The United States has started to lose its worldwide dominance in critical areas of science and innovation, according to federal and private experts who point to strong evidence like prizes awarded to Americans and the number of papers in major professional journals.
Foreign advances in basic science now often rival or even exceed America's, apparently with little public awareness of the trend or its implications for jobs, industry, national security or the vigor of the nation's intellectual and cultural life.
"The rest of the world is catching up," said John E. Jankowski, a senior analyst at the National Science Foundation, the federal agency that tracks science trends. "Science excellence is no longer the domain of just the U.S."
Even analysts worried by the trend concede that an expansion of the world's brain trust, with new approaches, could invigorate the fight against disease, develop new sources of energy and wrestle with knotty environmental problems. But profits from the breakthroughs are likely to stay overseas, and this country will face competition for things like hiring scientific talent and getting space to showcase its work in top journals.
One area of international competition involves patents. Americans still win large numbers of them, but the percentage is falling as foreigners, especially Asians, have become more active and in some fields have seized the innovation lead. The United States' share of its own industrial patents has fallen steadily over the decades and now stands at 52 percent.
A more concrete decline can be seen in published research. Physical Review, a series of top physics journals, recently tracked a reversal in which American papers, in two decades, fell from the most to a minority. Last year the total was just 29 percent, down from 61 percent in 1983.
China, said Martin Blume, the journals' editor, has surged ahead by submitting more than 1,000 papers a year. "Other scientific publishers are seeing the same kind of thing," he added.
Another downturn centers on the Nobel Prizes, an icon of scientific excellence. Traditionally, the United States, powered by heavy federal investments in basic research, the kind that pursues fundamental questions of nature, dominated the awards.
But the American share, after peaking from the 1960's through the 1990's, has fallen in the 2000's to about half, 51 percent. The rest went to Britain, Japan, Russia, Germany, Sweden, Switzerland and New Zealand.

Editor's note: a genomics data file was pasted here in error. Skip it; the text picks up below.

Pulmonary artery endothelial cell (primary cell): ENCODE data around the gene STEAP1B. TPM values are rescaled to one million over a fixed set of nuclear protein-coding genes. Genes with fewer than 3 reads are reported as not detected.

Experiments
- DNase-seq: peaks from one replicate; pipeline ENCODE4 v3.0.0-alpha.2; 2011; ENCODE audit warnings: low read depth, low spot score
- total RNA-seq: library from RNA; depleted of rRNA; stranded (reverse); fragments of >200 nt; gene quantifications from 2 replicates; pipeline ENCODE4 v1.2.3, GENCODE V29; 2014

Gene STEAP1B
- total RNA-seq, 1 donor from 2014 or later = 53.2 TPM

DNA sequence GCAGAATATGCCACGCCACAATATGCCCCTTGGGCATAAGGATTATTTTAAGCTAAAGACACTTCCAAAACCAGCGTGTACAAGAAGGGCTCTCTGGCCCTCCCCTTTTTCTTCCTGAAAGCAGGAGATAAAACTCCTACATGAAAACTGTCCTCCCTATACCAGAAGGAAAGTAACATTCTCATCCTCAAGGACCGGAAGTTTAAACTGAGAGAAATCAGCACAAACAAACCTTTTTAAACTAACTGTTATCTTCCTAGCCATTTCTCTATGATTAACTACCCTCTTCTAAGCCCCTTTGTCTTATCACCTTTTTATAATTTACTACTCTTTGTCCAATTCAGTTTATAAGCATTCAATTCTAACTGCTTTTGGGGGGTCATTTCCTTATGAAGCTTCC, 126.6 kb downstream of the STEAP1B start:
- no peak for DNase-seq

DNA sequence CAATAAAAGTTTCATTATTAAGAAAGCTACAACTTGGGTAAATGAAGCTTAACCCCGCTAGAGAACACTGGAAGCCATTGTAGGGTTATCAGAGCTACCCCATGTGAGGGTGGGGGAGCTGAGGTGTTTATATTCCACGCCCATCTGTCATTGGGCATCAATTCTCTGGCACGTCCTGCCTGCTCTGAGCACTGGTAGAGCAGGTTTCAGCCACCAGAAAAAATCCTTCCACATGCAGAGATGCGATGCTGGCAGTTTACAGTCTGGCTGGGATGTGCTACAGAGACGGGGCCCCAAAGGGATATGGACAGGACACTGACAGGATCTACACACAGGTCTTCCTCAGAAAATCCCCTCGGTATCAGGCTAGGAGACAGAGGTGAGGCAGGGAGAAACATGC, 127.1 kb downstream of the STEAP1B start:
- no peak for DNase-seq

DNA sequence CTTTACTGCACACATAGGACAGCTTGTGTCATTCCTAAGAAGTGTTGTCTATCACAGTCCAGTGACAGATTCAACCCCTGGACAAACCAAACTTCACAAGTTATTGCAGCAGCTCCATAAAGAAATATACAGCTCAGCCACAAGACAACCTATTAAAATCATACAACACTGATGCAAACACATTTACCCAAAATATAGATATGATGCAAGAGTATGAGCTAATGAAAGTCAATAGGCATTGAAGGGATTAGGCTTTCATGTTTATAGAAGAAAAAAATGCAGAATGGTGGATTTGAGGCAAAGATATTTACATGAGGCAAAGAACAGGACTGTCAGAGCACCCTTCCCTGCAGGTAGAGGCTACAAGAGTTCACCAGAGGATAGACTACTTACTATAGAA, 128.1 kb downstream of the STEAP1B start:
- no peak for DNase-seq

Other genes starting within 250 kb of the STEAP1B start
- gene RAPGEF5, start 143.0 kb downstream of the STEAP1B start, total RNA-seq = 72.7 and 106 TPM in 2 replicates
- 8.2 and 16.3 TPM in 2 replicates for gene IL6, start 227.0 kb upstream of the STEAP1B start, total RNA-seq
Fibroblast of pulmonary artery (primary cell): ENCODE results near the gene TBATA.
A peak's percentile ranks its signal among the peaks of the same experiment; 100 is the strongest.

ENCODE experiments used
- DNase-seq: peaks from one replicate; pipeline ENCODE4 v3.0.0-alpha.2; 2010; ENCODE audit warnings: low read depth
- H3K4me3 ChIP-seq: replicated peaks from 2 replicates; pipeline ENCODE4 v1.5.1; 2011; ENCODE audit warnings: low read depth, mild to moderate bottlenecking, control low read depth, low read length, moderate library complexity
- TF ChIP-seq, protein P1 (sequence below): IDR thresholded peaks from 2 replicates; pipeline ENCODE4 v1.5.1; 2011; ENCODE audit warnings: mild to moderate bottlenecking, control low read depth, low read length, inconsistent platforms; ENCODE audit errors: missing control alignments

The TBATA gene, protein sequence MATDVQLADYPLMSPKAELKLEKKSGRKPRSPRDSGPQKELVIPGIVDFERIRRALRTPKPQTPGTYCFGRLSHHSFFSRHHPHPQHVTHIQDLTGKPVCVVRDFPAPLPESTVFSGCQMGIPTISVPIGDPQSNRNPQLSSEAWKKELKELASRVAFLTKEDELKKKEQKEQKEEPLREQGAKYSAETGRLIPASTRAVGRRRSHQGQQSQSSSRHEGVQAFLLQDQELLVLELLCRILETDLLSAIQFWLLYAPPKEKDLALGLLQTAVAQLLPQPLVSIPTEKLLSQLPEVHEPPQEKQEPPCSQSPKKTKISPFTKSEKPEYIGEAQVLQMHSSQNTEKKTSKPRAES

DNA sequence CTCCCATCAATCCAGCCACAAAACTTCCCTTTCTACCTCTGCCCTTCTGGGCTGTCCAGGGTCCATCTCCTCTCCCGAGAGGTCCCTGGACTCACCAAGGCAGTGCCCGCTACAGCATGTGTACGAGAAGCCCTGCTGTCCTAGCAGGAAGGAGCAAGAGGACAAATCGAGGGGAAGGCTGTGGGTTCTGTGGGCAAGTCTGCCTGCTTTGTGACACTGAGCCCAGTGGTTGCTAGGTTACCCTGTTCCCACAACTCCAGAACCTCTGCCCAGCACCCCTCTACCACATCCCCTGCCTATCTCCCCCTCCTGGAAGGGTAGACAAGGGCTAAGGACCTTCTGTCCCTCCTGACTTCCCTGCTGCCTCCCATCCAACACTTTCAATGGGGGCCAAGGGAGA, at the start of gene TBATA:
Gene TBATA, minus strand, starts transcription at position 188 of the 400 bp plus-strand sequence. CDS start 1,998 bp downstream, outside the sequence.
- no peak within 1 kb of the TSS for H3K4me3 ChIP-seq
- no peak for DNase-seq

"We are in a new world, and it's increasingly going to be dominated by countries other than the United States," Denis Simon, dean of management and technology at the Rensselaer Polytechnic Institute, recently said at a scientific meeting in Washington.
Europe and Asia are ascendant, analysts say, even if their achievements go unnoticed in the United States. In March, for example, European scientists announced that one of their planetary probes had detected methane in the atmosphere of Mars -- a possible sign that alien microbes live beneath the planet's surface. The finding made headlines from Paris to Melbourne. But most Americans, bombarded with images from America's own rovers successfully exploring the red planet, missed the foreign news.
More aggressively, Europe is seeking to dominate particle physics by building the world's most powerful atom smasher, set for its debut in 2007. Its circular tunnel is 17 miles around.
Science analysts say Asia's push for excellence promises to be even more challenging.
"It's unbelievable," Diana Hicks, chairwoman of the school of public policy at the Georgia Institute of Technology, said of Asia's growth in science and technical innovation. "It's amazing to see these output numbers of papers and patents going up so fast."
Analysts say comparative American declines are an inevitable result of rising standards of living around the globe.
"It's all in the ebb and flow of globalization," said Jack Fritz, a senior officer at the National Academy of Engineering, an advisory body to the federal government. He called the declines "the next big thing we will have to adjust to."
The rapidly changing American status has not gone unnoticed by politicians, with Democrats on the attack and the White House on the defensive.
"We stand at a pivotal moment," Tom Daschle, the Senate Democratic leader, recently said at a policy forum in Washington at the American Association for the Advancement of Science, the nation's top general science group. "For all our past successes, there are disturbing signs that America's dominant position in the scientific world is being shaken."
Mr. Daschle accused the Bush administration of weakening the nation's science base by failing to provide enough money for cutting-edge research.
The president's science adviser, John H. Marburger III, who attended the forum, strongly denied that charge, saying in an interview that overall research budgets during the Bush administration have soared to record highs and that the science establishment is strong.
"The sky is not falling on science," Dr. Marburger said. "Maybe there are some clouds -- no, things that need attention." Any problems, he added, are within the power of the United States to deal with in a way that maintains the vitality of the research enterprise.
Analysts say Mr. Daschle and Dr. Marburger can both supply data that supports their positions.
A major question, they add, is whether big spending automatically translates into big rewards, as it did in the past. During the cold war, the government pumped more than $1 trillion into research, with a wealth of benefits including lasers, longer life expectancies, men on the Moon and the prestige of many Nobel Prizes.